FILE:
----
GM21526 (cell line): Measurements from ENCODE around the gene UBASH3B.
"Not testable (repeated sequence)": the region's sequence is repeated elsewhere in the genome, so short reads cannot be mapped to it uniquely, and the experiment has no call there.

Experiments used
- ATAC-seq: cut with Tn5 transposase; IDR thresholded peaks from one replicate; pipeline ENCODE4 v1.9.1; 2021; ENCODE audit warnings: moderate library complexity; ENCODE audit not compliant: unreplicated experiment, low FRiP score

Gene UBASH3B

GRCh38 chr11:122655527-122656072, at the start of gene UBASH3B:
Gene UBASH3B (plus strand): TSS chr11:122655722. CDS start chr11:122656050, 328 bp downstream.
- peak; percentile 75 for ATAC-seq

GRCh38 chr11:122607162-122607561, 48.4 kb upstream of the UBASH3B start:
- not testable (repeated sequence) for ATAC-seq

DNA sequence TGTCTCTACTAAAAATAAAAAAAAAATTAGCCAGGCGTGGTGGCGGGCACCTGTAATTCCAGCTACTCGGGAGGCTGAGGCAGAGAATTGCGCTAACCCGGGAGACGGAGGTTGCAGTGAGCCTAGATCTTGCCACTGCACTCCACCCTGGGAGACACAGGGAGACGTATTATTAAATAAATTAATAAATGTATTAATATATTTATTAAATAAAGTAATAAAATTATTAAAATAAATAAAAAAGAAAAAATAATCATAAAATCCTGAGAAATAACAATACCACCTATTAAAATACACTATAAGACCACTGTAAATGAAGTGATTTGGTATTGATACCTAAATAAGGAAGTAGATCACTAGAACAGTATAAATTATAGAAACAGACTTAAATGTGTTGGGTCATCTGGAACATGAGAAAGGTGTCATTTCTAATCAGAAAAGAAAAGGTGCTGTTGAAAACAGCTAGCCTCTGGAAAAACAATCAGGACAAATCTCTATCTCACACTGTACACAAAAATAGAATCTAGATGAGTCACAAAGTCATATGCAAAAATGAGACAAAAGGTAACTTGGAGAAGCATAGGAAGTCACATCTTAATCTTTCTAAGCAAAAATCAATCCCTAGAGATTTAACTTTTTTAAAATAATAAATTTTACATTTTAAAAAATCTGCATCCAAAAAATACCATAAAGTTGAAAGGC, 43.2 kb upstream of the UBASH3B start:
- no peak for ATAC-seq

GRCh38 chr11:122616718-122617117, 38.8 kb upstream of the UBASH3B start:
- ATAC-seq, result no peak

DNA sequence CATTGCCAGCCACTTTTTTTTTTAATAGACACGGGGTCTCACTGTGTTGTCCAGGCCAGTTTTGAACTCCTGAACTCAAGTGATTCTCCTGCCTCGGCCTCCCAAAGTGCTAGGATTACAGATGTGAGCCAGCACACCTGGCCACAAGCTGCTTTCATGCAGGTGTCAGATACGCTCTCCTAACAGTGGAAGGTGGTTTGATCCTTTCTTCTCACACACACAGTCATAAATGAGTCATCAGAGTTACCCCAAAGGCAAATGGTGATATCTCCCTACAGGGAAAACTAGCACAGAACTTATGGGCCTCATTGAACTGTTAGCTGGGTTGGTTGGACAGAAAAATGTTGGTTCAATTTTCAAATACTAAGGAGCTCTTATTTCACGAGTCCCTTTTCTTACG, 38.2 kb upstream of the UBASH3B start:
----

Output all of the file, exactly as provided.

GM21526 (cell line): Measurements from ENCODE around the gene UBASH3B.
"Not testable (repeated sequence)": the region's sequence is repeated elsewhere in the genome, so short reads cannot be mapped to it uniquely, and the experiment has no call there.

Experiments used
- ATAC-seq: cut with Tn5 transposase; IDR thresholded peaks from one replicate; pipeline ENCODE4 v1.9.1; 2021; ENCODE audit warnings: moderate library complexity; ENCODE audit not compliant: unreplicated experiment, low FRiP score

Gene UBASH3B

GRCh38 chr11:122655527-122656072, at the start of gene UBASH3B:
Gene UBASH3B (plus strand): TSS chr11:122655722. CDS start chr11:122656050, 328 bp downstream.
- peak; percentile 75 for ATAC-seq

GRCh38 chr11:122607162-122607561, 48.4 kb upstream of the UBASH3B start:
- not testable (repeated sequence) for ATAC-seq

DNA sequence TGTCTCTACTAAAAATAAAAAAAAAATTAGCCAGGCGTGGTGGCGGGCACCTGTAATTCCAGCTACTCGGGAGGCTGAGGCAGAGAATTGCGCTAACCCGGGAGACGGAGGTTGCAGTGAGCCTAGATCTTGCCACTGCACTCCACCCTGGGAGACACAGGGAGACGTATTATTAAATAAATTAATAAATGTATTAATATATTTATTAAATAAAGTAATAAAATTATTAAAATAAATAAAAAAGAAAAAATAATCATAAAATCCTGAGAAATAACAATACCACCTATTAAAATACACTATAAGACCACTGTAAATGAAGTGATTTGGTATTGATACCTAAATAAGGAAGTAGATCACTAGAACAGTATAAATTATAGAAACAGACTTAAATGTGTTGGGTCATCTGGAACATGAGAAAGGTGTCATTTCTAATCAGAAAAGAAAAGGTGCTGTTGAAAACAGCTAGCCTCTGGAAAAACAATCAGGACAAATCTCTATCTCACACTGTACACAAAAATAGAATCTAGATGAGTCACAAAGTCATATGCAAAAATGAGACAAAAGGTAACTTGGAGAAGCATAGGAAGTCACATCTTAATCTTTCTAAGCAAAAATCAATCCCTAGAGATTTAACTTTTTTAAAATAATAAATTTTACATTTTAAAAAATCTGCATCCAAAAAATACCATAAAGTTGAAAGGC, 43.2 kb upstream of the UBASH3B start:
- no peak for ATAC-seq

GRCh38 chr11:122616718-122617117, 38.8 kb upstream of the UBASH3B start:
- ATAC-seq, result no peak

DNA sequence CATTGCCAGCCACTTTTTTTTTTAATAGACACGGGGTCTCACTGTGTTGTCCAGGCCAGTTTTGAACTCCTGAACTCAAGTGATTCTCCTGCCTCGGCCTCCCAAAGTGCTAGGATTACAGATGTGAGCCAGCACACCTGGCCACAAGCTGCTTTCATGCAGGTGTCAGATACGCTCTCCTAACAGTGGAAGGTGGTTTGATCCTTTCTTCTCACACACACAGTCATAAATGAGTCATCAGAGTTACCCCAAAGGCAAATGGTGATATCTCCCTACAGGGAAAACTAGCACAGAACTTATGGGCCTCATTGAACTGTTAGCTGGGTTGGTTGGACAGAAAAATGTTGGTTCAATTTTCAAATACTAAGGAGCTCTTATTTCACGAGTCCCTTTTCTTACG, 38.2 kb upstream of the UBASH3B start: